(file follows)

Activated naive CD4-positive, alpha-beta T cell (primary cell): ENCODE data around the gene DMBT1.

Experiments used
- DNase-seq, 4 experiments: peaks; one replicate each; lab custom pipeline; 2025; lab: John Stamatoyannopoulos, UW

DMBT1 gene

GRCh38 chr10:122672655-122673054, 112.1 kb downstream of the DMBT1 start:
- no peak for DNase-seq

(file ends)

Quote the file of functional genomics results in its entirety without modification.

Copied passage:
Activated naive CD4-positive, alpha-beta T cell (primary cell): ENCODE data around the gene DMBT1.

Experiments used
- DNase-seq, 4 experiments: peaks; one replicate each; lab custom pipeline; 2025; lab: John Stamatoyannopoulos, UW

DMBT1 gene

GRCh38 chr10:122672655-122673054, 112.1 kb downstream of the DMBT1 start:
- no peak for DNase-seq